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Chinese-English Dictionary (Paperback)

Chinese-English Dictionary (Paperback)
Author/Publisher: Chik Hon Man, Ng Lam Sim Yuk, Chik Hon Man
Format: paperback
Emphasis: Cantonese, Dictionary
List Price: $20

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Detailed information
Editorial Reviews
Book Description

Chinese-English Dictionary is the first of its kind because it uses both Cantonese and Mandarin romanizations. It features over 6,000 of the most commonly used single-characters and over 12,000 terms to illustrate the use of the characters.

Product Details
  • Paperback: 624 pages
  • Publisher: The Chinese University Press; 2nd edition (January 15, 2000)
  • Language: English
  • ISBN: 9622019226
  • Product Dimensions: 7.2 x 4.3 x 1.2 inches
  • Shipping Weight: 15.0 ounces.
  • Average Customer Review: based on 5 reviews.

Spotlight Reviews

2 of 2 people found the following review helpful:

much needed dictionary, July 15, 2002

Reviewer: esseyo (Jersey City, NJ United States)

This is a much needed dictionary for people wanting to learn Cantonese. It is very useful, well printed, and nicely done. However I have 2 minor issues: (1) it lacks a Mandarin index so if I know how the character sounds in Mandarin, I have to resort to tedious radical and/or stroke lookup to find the Cantonese pronounciation; and (2) the Cantonese romanization used doesn't explicitly distinguish between a short 'i' and a long 'i'.


Customer Reviews

Contains errors, April 18, 2005
Reviewer: Ryan Chu "chewwy_99" (San Francisco, CA USA)

I found a couple of errors in a couple of the definitions and pronounciations in this dictionary.


2 of 2 people found the following review helpful:

Excellent character dictionary, March 31, 2003

Reviewer: Michael Thigpen (Provo, UT)

This dictionary is excellent for finding individual characters and their meanings. However, it is not a ready source for finding whole words (most chinese words consist of 2 or more characters). In other words, a person could find the characters õ and ® and they're respective meanings, fire and car, quite easily, but õ® (train)- is not listed.

The dictionary's strong points are that it uses Yale romanization for Cantonese and standard pinyin for Mandarin; that characters can be looked up in three ways: radical, number of strokes, and Cantonese romanization; and the detail of its listings.

If it had a Mandarin pinyin index and simplified characther look up as well it would be a much more useful tool. As it is, it is indespesible for a Cantonese speaker learning Mandarin and one of the easiest dictionaries to use to look up a character. I recommend it highly for intermediate to advanced Cantonese speakers, and I would even suggest it to students of Mandarin (although not as strongly).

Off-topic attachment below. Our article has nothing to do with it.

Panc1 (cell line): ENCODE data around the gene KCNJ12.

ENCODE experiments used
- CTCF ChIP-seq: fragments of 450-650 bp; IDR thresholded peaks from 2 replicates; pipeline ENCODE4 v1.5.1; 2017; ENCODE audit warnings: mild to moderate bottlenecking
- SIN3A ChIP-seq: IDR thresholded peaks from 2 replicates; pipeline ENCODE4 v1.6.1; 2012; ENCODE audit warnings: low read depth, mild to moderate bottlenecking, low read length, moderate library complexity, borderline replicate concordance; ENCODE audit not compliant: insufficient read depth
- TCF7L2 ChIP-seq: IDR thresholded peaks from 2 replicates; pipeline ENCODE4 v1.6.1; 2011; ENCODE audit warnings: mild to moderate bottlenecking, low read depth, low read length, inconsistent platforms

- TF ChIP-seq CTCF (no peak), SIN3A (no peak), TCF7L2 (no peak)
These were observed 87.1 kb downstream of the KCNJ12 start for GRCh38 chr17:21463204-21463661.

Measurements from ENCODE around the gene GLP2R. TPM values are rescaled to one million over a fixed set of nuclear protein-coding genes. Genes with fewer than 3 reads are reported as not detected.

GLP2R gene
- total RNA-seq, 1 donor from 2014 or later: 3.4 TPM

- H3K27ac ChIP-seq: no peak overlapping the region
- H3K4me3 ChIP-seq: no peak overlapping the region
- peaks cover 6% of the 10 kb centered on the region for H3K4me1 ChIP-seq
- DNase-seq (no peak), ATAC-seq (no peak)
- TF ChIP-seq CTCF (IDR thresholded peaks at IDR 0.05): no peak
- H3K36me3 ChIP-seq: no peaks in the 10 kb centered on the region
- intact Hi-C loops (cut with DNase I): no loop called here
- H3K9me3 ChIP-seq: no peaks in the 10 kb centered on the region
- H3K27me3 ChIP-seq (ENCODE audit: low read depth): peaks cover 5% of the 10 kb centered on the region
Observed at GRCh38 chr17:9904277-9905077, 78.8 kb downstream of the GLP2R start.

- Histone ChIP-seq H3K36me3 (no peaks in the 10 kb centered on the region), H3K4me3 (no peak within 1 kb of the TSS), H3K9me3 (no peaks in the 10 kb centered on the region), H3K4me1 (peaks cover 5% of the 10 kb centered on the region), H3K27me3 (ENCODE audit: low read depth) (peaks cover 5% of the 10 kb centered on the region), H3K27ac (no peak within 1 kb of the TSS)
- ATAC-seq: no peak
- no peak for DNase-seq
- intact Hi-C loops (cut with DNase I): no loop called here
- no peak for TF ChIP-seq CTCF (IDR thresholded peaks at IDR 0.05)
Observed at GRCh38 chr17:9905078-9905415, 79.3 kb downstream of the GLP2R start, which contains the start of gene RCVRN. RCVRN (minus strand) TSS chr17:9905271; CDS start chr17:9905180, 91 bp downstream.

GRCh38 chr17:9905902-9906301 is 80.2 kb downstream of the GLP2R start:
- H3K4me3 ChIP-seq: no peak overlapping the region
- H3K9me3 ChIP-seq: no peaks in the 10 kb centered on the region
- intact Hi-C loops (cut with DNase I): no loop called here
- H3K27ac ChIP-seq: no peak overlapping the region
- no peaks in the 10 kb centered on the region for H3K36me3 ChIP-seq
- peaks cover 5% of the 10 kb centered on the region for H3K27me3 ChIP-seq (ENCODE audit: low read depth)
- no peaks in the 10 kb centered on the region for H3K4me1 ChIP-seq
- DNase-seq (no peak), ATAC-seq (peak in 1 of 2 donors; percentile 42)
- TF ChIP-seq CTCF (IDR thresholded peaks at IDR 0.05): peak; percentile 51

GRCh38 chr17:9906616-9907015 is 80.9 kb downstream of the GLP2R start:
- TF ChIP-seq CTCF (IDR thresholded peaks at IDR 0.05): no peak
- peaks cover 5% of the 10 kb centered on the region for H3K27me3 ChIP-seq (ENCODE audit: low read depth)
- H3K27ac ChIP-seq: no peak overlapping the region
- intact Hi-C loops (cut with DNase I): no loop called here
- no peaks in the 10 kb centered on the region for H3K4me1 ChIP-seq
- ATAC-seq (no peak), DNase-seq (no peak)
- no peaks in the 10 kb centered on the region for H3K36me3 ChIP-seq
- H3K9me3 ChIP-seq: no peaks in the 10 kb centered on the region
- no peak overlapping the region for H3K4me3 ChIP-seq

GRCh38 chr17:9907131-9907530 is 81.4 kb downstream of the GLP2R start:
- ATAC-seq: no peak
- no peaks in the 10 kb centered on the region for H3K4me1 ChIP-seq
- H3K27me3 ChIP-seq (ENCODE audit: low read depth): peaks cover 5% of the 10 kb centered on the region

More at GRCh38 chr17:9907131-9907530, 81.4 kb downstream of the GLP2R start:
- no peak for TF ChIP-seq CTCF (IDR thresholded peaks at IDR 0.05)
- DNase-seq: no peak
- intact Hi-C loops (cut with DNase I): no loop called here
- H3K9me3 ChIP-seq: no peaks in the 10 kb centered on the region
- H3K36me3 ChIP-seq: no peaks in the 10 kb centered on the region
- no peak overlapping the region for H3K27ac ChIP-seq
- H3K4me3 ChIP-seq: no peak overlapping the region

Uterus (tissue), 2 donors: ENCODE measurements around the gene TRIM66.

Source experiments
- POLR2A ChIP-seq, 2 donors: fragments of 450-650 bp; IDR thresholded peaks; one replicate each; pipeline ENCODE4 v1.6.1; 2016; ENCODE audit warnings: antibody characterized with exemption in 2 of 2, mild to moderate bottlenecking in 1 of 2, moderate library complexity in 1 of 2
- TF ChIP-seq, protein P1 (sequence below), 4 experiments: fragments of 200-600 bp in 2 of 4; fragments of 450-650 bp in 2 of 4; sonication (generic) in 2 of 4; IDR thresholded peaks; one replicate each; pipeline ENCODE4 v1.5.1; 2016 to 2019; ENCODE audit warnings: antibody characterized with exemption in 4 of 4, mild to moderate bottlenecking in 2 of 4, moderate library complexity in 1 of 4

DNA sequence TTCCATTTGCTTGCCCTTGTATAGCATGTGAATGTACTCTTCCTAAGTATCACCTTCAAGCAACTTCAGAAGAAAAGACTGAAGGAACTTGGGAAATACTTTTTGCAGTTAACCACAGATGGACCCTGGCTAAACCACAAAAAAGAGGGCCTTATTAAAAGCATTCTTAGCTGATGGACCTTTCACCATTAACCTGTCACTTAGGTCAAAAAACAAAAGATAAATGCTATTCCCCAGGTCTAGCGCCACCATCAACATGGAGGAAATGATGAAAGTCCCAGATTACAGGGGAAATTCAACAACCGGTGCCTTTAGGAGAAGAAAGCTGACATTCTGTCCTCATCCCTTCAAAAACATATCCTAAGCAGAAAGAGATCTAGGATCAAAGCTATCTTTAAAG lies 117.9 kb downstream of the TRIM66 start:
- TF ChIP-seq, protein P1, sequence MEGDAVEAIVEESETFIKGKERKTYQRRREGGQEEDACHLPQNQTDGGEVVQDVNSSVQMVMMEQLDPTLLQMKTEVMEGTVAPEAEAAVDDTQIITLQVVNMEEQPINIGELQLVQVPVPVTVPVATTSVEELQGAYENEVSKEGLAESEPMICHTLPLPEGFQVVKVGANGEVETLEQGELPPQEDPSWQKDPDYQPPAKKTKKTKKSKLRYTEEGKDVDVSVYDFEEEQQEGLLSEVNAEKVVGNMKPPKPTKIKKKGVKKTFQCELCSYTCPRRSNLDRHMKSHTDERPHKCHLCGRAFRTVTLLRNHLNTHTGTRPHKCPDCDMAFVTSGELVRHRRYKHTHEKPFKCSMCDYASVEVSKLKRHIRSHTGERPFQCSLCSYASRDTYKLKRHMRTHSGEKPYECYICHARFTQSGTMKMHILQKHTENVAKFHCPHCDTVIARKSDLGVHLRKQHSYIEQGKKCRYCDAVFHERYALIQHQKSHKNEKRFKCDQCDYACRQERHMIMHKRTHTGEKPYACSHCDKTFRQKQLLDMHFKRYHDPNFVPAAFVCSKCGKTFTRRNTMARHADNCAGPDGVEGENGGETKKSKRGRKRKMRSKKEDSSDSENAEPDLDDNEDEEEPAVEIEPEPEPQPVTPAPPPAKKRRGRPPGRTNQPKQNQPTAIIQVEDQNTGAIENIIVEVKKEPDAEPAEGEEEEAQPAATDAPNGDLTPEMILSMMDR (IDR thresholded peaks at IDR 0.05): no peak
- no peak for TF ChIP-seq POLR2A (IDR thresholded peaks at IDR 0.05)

6 of 6 people found the following review helpful:

Correction to 1/12/01 review, January 22, 2001
Reviewer: A reader
Oops, to correct a mistake in my previous 1/12/01 review, I meant to say that the indices only lists traditional characters and traditional radicals, so you can only look up traditional characters. So if you want to look up a simplified character, you need to know its traditional form first. The simplified form, as well as the common traditional variant(s), is listed in parenthesis after you've found the traditional one.


17 of 17 people found the following review helpful:

Great pocket sized E-C dictionary w/ Cantonese pronunciation, January 12, 2001
Reviewer: A reader
The only other English-Chinese dictionaries w/ Cantonese pronuncation I can find are: One from Rita Choy, which is just a 3200 character list without compounds, another one from Rita Choy which is a beginner's guide that includes (among other references) compounds for 801 characters, and one from Roy T. Cowles, first written in 1914, which contains ~5300 characters including a lot of "Cantonese" characters (ones not found in regular Chinese publications), but requires you to flip to other page(s) to look up compounds, and I sometimes can't find modern newspaper characters in it. Please let me know if you know of other C-E dictionaries w/ Cantonese romanizaton.

This one is more complete, ~6000 char's, and so far, I haven't found a newspaper/magazine character I wanted to look up that's not in it. It lists the compounds (usually 2 per char) along with their Yale Cantonese pronouncation underneath the main char. The pinyin Mandarin pronounciation is also given for the main char. Char's can be searched by radical, stroke count, and Cantonese pronouncation. It even has a plastic coated cover to protect it from wear!

Its main drawback is that it only lists traditional char's, without the simplified ones used in mainland China. Also, because of the limited number of compounds, it is best used along side a more comprehensive C-E dictionary.


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